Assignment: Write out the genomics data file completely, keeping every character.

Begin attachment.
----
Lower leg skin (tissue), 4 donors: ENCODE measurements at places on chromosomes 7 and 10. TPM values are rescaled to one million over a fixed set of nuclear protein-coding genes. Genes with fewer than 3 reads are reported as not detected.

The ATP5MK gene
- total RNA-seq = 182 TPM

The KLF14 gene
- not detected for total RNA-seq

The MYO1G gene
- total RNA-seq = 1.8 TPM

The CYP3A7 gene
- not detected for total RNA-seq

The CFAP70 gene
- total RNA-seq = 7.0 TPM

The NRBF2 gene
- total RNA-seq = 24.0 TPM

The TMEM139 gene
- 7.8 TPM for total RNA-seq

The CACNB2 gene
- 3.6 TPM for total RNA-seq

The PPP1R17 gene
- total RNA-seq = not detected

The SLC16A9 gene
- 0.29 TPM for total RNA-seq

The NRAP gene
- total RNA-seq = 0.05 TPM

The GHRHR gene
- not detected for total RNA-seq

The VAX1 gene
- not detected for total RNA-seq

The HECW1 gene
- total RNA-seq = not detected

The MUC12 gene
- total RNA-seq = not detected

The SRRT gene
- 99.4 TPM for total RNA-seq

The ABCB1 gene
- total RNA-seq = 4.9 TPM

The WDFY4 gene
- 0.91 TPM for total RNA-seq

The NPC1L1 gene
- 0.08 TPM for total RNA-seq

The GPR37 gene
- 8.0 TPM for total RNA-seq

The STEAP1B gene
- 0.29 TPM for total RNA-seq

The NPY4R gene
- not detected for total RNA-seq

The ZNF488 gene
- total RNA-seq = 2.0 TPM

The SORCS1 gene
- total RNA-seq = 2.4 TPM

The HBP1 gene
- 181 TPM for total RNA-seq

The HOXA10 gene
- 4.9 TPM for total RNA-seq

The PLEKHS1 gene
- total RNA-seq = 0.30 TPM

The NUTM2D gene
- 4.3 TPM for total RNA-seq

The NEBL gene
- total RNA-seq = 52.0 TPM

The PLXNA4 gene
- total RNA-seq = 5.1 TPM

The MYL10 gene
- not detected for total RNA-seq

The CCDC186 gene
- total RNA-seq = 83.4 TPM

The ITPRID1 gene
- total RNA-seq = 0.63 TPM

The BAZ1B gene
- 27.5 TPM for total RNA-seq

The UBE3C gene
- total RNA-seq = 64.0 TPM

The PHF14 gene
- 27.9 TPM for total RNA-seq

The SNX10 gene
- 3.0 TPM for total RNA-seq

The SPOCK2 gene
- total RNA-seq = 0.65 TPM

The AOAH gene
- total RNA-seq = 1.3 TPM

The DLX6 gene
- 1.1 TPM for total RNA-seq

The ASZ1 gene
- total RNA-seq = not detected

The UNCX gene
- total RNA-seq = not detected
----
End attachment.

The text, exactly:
Lower leg skin (tissue), 4 donors: ENCODE measurements at places on chromosomes 7 and 10. TPM values are rescaled to one million over a fixed set of nuclear protein-coding genes. Genes with fewer than 3 reads are reported as not detected.

The ATP5MK gene
- total RNA-seq = 182 TPM

The KLF14 gene
- not detected for total RNA-seq

The MYO1G gene
- total RNA-seq = 1.8 TPM

The CYP3A7 gene
- not detected for total RNA-seq

The CFAP70 gene
- total RNA-seq = 7.0 TPM

The NRBF2 gene
- total RNA-seq = 24.0 TPM

The TMEM139 gene
- 7.8 TPM for total RNA-seq

The CACNB2 gene
- 3.6 TPM for total RNA-seq

The PPP1R17 gene
- total RNA-seq = not detected

The SLC16A9 gene
- 0.29 TPM for total RNA-seq

The NRAP gene
- total RNA-seq = 0.05 TPM

The GHRHR gene
- not detected for total RNA-seq

The VAX1 gene
- not detected for total RNA-seq

The HECW1 gene
- total RNA-seq = not detected

The MUC12 gene
- total RNA-seq = not detected

The SRRT gene
- 99.4 TPM for total RNA-seq

The ABCB1 gene
- total RNA-seq = 4.9 TPM

The WDFY4 gene
- 0.91 TPM for total RNA-seq

The NPC1L1 gene
- 0.08 TPM for total RNA-seq

The GPR37 gene
- 8.0 TPM for total RNA-seq

The STEAP1B gene
- 0.29 TPM for total RNA-seq

The NPY4R gene
- not detected for total RNA-seq

The ZNF488 gene
- total RNA-seq = 2.0 TPM

The SORCS1 gene
- total RNA-seq = 2.4 TPM

The HBP1 gene
- 181 TPM for total RNA-seq

The HOXA10 gene
- 4.9 TPM for total RNA-seq

The PLEKHS1 gene
- total RNA-seq = 0.30 TPM

The NUTM2D gene
- 4.3 TPM for total RNA-seq

The NEBL gene
- total RNA-seq = 52.0 TPM

The PLXNA4 gene
- total RNA-seq = 5.1 TPM

The MYL10 gene
- not detected for total RNA-seq

The CCDC186 gene
- total RNA-seq = 83.4 TPM

The ITPRID1 gene
- total RNA-seq = 0.63 TPM

The BAZ1B gene
- 27.5 TPM for total RNA-seq

The UBE3C gene
- total RNA-seq = 64.0 TPM

The PHF14 gene
- 27.9 TPM for total RNA-seq

The SNX10 gene
- 3.0 TPM for total RNA-seq

The SPOCK2 gene
- total RNA-seq = 0.65 TPM

The AOAH gene
- total RNA-seq = 1.3 TPM

The DLX6 gene
- 1.1 TPM for total RNA-seq

The ASZ1 gene
- total RNA-seq = not detected

The UNCX gene
- total RNA-seq = not detected